HOW TO PREVENT PUPPY LOVE TURNING INTO PUPPY FAT! | The Golden Bone Bakery

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HOW TO PREVENT PUPPY LOVE TURNING INTO PUPPY FAT!

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THE GOLDEN BONE BAKERY

“One little bit won’t hurt”.

You’re right. One little bit likely won’t hurt, but if that once-off becomes a twice-off, a few times per day, then the situation could start to get a little out of hand.  41% of Australia’s dogs were classified as being overweight or obese.[1] These numbers are pretty shocking, so let’s take a look at how we got here and what we can do to prevent our own magnificent mutts from becoming part of these statistics.

HOW DID WE GET HERE?

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Our relationships with our pets have changed dramatically.  They are becoming fully fledged members of our families and are living lives markedly different to those of their predecessors, often with less unsupervised outdoor time and plentiful food offerings. The onus therefore is on us as loving caretakers, to ensure that our pets have sufficient opportunity to exercise and that we’re choosing both appropriate amounts and types of food to adequately account for their nutritional needs whilst maintaining a healthy weight.

The amount of food or energy intake that your dog requires can vary considerably, depending on factors such as breed, size, age, environmental and medical conditions and level of exercise.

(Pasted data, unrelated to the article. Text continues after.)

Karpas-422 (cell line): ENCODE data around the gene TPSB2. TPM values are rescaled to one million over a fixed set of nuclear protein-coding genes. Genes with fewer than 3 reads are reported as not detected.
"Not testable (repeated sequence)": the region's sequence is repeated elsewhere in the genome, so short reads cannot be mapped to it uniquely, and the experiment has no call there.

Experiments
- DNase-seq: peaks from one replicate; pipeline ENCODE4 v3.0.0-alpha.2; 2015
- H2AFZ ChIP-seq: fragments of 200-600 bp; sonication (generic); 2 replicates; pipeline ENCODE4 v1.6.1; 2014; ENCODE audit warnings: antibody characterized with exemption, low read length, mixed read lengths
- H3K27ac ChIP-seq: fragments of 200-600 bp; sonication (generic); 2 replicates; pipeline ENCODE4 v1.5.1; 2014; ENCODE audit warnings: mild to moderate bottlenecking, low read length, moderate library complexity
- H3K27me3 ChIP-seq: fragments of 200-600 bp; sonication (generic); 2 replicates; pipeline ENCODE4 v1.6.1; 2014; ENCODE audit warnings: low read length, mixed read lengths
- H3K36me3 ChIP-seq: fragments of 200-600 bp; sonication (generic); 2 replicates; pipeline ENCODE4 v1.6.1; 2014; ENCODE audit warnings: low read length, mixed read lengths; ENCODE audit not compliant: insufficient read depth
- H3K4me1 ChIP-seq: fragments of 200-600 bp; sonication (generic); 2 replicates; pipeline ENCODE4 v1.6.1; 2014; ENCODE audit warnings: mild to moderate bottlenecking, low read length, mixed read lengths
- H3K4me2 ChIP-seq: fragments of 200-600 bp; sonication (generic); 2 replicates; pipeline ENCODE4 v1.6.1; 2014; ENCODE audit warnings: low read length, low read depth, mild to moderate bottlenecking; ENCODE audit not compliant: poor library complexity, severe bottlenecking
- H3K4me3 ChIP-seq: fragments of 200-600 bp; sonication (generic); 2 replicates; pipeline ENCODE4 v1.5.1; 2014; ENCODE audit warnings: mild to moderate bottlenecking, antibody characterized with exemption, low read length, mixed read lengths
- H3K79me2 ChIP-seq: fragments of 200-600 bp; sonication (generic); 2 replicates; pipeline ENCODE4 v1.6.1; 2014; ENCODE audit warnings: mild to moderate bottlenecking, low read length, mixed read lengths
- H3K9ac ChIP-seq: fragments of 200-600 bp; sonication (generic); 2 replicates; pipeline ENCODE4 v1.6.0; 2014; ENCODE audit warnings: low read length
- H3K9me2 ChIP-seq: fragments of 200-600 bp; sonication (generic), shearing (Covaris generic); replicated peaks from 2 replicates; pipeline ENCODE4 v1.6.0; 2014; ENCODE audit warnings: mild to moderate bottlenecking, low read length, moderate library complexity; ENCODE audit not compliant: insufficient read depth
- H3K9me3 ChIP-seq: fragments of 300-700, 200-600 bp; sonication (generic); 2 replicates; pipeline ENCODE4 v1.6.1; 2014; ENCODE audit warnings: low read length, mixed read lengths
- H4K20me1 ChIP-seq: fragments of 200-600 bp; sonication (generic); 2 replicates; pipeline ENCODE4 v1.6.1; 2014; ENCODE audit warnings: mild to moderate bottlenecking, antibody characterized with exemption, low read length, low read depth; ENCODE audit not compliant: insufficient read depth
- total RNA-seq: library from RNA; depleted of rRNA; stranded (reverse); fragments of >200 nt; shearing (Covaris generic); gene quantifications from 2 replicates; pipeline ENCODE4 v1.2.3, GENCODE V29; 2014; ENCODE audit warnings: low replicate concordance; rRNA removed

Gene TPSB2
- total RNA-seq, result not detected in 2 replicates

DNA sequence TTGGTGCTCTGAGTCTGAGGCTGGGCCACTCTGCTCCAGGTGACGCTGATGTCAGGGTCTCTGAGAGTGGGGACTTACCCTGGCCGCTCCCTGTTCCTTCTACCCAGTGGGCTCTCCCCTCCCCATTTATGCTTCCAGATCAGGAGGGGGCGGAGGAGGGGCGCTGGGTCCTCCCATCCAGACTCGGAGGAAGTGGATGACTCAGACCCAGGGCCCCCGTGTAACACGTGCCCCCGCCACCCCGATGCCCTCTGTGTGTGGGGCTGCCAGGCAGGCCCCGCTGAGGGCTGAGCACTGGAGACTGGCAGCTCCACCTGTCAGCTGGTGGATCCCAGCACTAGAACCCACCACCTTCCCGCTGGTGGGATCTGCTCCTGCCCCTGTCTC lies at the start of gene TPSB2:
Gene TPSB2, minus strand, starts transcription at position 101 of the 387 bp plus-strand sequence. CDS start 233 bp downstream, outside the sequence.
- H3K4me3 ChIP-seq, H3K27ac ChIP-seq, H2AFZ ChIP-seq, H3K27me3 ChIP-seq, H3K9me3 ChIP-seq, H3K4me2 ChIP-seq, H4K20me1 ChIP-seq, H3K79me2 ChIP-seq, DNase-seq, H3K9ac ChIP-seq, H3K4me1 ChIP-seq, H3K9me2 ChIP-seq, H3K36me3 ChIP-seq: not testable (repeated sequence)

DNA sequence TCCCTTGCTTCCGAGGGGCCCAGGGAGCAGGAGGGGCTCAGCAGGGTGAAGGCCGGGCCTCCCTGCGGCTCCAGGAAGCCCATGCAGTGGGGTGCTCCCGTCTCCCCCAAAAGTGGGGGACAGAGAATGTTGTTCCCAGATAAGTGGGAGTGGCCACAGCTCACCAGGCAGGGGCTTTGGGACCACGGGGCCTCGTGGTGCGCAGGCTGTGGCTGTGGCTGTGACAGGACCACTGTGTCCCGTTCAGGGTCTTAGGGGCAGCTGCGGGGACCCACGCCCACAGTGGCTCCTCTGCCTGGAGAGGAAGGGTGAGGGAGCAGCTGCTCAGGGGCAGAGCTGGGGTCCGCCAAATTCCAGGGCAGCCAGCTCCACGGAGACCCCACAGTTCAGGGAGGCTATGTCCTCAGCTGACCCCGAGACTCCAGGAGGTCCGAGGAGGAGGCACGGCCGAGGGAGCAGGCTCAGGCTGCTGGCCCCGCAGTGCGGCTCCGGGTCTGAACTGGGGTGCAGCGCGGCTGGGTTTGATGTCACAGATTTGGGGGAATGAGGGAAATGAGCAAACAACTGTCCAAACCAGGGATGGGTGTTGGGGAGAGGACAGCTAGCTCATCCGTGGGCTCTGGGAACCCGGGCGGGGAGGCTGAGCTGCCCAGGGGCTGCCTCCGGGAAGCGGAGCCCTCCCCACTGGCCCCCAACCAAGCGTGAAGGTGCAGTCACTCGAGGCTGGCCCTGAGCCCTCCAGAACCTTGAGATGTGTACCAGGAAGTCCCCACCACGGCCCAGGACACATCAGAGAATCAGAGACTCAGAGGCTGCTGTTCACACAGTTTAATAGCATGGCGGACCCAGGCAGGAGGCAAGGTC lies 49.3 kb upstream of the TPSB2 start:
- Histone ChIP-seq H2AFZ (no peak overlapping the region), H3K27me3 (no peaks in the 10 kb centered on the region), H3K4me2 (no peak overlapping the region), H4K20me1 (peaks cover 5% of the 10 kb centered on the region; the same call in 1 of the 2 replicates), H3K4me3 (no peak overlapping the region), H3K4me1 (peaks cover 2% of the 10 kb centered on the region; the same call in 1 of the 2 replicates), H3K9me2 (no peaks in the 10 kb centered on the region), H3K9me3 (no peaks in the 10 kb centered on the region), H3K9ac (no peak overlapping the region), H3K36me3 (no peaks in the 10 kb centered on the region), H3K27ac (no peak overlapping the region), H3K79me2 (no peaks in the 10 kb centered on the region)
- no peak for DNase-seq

According to Dr David Neck from the Australian Veterinary Association, a large factor in dog obesity is the shrinking size of Australian backyards and a trend towards dogs living inside rather than outside. In contrast to years gone by, 66% of our canine companions now spend time indoors as well as outdoors, 14% are kept exclusively indoors and only 20% spend their time exclusively outdoors[2].

RISKS FOR OVERWEIGHT DOGS

Being overweight or obese really is no fun for our four-legged friends. As well as impacting on their general levels of energy and overall quality of life, carrying more weight than is necessary can contribute to a number of serious medical conditions including:

Osteoarthritis | Cardiovascular disease | Insulin resistance / diabetes | Liver and pancreatic disease
Some types of cancer | Reproductive disorders | S
kin disease | Breathing difficulties
Increased susceptibility to infection | Reduced exercise tolerance | Heat intolerance | Increased surgical risk

The good news is that the scales the health of our four-legged friends is, generally-speaking, completely within our control.

KEEPING THINGS IN CHECK

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Before making changes to your pet’s diet or exercise regime, it’s important to develop a reference point against which you can regularly monitor the weight and body shape of your dog. Consulting a Canine Body Condition Chart, such as the one available here, or talking to your vet is a good place to start.